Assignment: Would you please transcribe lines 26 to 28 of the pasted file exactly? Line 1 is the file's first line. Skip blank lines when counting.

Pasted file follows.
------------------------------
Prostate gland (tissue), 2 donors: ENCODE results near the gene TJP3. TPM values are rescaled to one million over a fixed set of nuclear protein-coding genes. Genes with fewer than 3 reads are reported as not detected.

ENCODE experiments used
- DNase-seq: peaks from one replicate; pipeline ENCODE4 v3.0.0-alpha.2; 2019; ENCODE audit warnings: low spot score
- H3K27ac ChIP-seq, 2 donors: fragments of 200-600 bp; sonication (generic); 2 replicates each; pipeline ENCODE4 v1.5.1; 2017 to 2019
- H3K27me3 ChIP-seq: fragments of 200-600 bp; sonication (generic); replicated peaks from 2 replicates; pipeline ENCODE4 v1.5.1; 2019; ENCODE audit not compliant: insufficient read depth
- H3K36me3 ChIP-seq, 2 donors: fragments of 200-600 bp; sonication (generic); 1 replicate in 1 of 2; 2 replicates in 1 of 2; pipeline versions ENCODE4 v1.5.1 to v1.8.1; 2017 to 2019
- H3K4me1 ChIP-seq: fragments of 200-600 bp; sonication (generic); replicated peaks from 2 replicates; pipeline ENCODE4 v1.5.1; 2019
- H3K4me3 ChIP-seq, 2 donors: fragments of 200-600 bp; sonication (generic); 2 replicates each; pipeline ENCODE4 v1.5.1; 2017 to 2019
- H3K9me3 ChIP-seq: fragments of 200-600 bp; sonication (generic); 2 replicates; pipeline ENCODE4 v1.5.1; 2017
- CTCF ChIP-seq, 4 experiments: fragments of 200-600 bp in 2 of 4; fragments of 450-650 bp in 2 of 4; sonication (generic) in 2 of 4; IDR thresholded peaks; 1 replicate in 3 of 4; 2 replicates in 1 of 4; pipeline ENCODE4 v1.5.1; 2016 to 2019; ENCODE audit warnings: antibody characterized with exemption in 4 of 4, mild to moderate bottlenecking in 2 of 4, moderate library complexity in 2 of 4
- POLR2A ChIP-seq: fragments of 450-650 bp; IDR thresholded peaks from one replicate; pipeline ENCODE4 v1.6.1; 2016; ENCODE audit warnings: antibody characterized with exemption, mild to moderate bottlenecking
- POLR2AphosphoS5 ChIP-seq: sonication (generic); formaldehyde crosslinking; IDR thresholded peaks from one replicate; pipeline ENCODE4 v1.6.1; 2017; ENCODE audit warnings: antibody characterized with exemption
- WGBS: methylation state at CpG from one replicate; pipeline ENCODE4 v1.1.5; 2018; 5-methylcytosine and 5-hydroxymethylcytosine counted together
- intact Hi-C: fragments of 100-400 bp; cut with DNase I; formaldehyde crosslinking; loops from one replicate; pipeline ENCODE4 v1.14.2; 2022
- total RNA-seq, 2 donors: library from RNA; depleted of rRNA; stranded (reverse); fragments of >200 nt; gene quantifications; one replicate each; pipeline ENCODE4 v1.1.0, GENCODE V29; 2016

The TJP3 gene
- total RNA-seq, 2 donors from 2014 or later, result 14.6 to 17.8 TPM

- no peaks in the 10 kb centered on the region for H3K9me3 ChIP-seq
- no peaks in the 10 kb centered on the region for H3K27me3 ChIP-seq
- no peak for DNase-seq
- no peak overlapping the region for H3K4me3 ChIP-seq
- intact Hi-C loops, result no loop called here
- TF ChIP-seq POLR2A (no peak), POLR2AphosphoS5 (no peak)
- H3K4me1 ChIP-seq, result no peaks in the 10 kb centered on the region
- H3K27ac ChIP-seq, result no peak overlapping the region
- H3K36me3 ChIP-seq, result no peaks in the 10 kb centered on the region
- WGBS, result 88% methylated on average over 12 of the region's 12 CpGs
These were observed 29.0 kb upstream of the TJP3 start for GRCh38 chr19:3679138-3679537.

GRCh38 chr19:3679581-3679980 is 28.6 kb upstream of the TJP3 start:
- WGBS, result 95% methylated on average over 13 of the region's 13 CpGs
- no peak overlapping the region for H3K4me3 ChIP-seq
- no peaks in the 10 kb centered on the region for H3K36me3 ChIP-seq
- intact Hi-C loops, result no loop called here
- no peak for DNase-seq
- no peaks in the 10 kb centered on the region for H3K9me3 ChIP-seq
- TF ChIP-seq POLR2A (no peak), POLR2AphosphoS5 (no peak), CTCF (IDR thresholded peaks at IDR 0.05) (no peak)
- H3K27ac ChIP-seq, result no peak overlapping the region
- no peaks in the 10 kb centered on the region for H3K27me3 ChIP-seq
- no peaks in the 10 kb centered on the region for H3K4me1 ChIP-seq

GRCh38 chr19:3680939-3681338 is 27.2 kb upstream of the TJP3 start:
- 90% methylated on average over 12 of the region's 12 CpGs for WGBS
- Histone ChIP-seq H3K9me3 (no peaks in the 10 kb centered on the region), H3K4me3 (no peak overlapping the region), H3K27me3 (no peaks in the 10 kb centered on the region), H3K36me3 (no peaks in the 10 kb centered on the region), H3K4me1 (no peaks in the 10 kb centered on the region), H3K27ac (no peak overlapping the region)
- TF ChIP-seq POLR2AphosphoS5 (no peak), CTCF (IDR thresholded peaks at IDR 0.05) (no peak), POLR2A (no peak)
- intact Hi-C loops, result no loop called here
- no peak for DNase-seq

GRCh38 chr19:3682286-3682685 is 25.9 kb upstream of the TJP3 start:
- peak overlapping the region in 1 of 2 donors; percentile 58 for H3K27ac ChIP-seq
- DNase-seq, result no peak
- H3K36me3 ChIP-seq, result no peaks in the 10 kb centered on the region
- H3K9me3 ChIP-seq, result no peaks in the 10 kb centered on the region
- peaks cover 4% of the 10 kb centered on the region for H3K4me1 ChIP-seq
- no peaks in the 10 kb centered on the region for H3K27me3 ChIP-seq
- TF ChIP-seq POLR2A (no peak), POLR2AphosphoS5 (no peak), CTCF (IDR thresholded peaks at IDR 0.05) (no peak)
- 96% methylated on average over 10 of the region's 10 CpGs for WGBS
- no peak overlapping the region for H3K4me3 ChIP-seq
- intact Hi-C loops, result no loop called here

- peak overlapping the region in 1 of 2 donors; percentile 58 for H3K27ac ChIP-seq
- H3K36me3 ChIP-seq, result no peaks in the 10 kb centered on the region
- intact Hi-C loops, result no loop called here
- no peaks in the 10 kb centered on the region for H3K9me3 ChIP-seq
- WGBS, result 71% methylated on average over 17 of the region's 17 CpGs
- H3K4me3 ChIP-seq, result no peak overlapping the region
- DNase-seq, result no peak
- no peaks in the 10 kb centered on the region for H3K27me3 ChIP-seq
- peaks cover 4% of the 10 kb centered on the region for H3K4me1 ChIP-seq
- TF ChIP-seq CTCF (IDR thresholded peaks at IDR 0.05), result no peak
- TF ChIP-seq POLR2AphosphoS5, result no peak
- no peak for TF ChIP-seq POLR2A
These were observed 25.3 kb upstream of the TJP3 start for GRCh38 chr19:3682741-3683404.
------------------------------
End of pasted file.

- H3K36me3 ChIP-seq, result no peaks in the 10 kb centered on the region
- WGBS, result 88% methylated on average over 12 of the region's 12 CpGs
These were observed 29.0 kb upstream of the TJP3 start for GRCh38 chr19:3679138-3679537.